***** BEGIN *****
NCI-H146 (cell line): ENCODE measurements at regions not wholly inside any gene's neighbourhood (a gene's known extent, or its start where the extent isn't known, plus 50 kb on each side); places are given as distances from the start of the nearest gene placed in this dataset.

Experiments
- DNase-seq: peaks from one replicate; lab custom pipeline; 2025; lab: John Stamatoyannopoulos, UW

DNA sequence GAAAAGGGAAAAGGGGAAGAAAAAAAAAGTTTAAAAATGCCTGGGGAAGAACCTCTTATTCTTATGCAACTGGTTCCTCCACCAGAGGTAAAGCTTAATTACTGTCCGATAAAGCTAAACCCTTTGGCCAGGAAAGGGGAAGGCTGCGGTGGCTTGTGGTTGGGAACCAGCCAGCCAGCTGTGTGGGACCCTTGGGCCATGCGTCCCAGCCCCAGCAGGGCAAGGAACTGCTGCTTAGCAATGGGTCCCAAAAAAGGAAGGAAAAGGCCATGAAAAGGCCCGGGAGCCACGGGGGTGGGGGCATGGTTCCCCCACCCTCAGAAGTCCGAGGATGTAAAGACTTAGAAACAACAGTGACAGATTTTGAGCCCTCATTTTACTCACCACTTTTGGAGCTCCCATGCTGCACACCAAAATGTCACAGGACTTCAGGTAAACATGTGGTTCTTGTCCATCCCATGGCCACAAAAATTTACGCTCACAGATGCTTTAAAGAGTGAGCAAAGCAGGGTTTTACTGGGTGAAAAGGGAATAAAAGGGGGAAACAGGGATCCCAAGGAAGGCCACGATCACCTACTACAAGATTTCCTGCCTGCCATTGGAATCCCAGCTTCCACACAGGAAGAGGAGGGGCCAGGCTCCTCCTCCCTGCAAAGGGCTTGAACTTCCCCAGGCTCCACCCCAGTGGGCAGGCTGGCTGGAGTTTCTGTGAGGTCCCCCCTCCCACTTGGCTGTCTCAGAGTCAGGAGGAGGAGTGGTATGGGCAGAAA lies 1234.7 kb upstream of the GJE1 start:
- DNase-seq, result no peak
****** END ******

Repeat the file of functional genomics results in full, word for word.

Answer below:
NCI-H146 (cell line): ENCODE measurements at regions not wholly inside any gene's neighbourhood (a gene's known extent, or its start where the extent isn't known, plus 50 kb on each side); places are given as distances from the start of the nearest gene placed in this dataset.

Experiments
- DNase-seq: peaks from one replicate; lab custom pipeline; 2025; lab: John Stamatoyannopoulos, UW

DNA sequence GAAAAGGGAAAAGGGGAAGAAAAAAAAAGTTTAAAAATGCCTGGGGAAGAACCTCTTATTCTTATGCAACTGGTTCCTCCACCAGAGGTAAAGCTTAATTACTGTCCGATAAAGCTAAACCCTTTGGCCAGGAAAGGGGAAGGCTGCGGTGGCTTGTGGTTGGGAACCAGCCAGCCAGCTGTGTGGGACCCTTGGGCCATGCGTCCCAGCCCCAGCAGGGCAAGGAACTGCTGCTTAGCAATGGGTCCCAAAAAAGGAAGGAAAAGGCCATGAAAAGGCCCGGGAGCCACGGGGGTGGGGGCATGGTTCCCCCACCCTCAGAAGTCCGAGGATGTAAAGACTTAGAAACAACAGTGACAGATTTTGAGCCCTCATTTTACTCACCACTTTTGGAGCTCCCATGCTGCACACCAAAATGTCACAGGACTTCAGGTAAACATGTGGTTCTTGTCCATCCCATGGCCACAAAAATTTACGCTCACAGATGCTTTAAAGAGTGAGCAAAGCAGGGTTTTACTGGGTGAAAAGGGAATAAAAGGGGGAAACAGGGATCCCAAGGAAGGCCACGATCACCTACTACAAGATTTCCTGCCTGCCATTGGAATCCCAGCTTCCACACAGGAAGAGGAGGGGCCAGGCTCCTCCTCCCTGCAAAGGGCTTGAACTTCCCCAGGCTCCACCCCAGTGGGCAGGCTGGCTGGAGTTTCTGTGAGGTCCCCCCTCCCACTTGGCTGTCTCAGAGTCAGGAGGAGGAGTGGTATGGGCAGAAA lies 1234.7 kb upstream of the GJE1 start:
- DNase-seq, result no peak